…once the covenant is broken it cannot be re-invoked
Nkeiru woke up. The sound she heard was no strange one. All she wanted to do was to find where the light was without making her position known; this would enable her see it, if possible, before it sees her.
As soon as she struck the match, something moved. When she had lit the lamp, the rays made more visible its figure. She followed the tail, all through the long slender body and right to its puffed head. She wondered on how to wake her two remaining siblings without making them startle the descendant of that which she was taught, in the new religion, deceived the first woman.
The once teeming village now boasts of half that number; and that, just in three months. The bustling life is obviously dead; for everywhere is dreaded.
This time it was a cobra. It stood a little below Nkiru’s height, about five feet above the ground; the remaining stretched towards the window—that same window through which the others had come. The hole in the window had been patched several times, but what kept removing the patch still remained uncanny. Nkiru would have thought that some neighbour was after them, if not that for these so recent times the village has been ravaged by snakes. From where they came, no one seemed to know. Worse still, is the fact that the breed differs; so that one cannot attribute it to a favourable condition for the growth of a specie. Worst still, is that they are found everywhere; and doing their deadly job.
──────────── ★★★ ────────────
As she touched the other sibling to wake up, the cobra sprang: missing her by few inches by the mere fact of her adrenaline-aided watchful eye. The familiar noise quickly woke the remaining sleeping sibling; and by a combined strength of tact and luck, another snake was killed.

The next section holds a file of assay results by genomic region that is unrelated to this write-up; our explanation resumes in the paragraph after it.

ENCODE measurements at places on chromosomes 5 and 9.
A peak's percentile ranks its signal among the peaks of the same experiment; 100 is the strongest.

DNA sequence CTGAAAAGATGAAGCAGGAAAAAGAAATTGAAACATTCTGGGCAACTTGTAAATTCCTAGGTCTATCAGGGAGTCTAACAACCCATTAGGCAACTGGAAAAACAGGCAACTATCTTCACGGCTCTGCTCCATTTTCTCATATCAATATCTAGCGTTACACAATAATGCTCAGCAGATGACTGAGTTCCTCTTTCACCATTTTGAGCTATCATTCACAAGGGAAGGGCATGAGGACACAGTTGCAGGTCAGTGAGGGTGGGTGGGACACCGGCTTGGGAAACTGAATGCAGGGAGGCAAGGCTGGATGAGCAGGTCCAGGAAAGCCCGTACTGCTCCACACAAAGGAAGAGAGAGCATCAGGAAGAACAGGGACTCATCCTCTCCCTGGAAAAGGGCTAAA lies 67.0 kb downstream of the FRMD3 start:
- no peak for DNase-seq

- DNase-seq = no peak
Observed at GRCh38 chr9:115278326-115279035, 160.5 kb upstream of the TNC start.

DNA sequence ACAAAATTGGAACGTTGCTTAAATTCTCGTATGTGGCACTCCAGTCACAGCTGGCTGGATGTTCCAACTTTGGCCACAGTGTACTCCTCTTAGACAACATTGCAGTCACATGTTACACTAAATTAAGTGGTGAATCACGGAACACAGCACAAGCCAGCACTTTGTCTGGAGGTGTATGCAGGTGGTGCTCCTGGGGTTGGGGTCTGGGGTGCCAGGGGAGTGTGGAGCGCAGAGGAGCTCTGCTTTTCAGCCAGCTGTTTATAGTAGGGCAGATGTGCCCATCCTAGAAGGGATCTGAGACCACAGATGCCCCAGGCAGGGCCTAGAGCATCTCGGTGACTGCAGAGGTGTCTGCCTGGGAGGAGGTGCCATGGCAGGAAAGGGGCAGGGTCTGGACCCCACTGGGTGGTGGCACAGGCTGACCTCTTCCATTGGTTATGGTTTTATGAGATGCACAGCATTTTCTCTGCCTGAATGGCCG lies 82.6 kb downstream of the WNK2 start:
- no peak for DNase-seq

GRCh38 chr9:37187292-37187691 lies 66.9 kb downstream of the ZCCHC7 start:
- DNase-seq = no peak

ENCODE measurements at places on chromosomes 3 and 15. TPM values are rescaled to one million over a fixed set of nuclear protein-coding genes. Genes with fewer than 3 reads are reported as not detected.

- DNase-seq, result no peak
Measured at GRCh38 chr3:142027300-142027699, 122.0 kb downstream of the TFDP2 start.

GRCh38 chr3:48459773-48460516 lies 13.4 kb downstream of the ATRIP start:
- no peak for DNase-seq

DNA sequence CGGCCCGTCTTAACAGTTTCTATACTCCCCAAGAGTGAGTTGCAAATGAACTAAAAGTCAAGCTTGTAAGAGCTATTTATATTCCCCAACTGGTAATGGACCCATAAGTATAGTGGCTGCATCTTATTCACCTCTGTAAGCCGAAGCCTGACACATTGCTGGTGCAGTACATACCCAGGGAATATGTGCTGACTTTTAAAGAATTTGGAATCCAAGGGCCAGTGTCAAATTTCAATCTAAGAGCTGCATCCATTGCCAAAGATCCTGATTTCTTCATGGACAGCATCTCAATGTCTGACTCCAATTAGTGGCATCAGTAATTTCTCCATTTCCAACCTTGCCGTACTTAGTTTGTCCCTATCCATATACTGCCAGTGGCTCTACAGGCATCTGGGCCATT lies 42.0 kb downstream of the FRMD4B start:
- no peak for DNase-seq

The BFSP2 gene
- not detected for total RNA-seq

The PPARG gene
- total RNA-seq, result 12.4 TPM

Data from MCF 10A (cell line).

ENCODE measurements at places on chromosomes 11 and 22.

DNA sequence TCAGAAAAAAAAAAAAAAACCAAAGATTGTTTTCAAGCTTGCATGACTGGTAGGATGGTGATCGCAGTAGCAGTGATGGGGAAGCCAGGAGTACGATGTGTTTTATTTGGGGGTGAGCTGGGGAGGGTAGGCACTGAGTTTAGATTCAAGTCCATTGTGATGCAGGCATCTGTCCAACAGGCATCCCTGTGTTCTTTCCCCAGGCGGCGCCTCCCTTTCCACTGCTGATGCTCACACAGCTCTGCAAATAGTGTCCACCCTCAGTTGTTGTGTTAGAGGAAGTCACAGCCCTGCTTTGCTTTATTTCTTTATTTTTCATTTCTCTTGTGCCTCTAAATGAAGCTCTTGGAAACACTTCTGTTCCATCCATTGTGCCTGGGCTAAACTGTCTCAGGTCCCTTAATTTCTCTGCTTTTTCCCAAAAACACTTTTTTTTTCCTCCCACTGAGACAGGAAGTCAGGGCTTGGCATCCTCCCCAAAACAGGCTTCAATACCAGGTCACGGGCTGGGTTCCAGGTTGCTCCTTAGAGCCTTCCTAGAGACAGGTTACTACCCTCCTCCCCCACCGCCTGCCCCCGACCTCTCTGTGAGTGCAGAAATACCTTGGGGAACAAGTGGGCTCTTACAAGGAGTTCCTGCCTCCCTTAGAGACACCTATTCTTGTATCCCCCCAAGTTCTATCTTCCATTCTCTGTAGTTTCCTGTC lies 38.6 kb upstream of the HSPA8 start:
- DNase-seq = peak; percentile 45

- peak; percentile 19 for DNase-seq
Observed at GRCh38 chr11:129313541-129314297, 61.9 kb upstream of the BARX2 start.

How long would this continue she pondered as her siblings lay cuddled beside her, after they did away with the cobra and attempted to stuff that notorious hole. Memories of the past flooded through her and tears welled up. The effort to repress them gave them force. As the first dropped, it dropped upon Okey the youngest. An effort to find the source of the liquid led him to behold his weeping sister. Not long after, Nwakego, the younger, joined the duo, completing the trio as they wept from bitter fear.
It appears a curse lay on the land and its people sold out to death. Everyone counts his days, it looks like!
The once teeming village now boasts of half that number; and that, just in three months. The bustling life is obviously dead; for everywhere is dreaded. The well fed people now seem to die of starvation; not so much out of laziness or drought, but none dared go to the farms where, apparently, the dreaded dwell. The peaceful community has lost its quietude, as fear and suspicion rage. The once envy of its neighbours now seems a pariah amongst dwelling places. Most sympathetically still, the once optimistic people now dwell in acute despondency.
In times past, the sight of a boa constrictor meant meat for so many people; but this time, all around takes to his or her heels on sighting one. For no hunter seems to retain his courage, lest he becomes a victim. It appears a curse lay on the land and its people sold out to death. Everyone counts his days, it looks like!
──────────── ★★★ ────────────
Nkiru could remember vividly that fateful morning when the remains of her father was being dragged out of the carcass of the python that swallowed him (in the bush where he went hunting); after some energetic youths killed it. She could hardly recognize him, but for his clothes; for he was badly strangled and was covered in what looks like slime. And were it not for his feet, everyone was sure that he would have been taken for missing.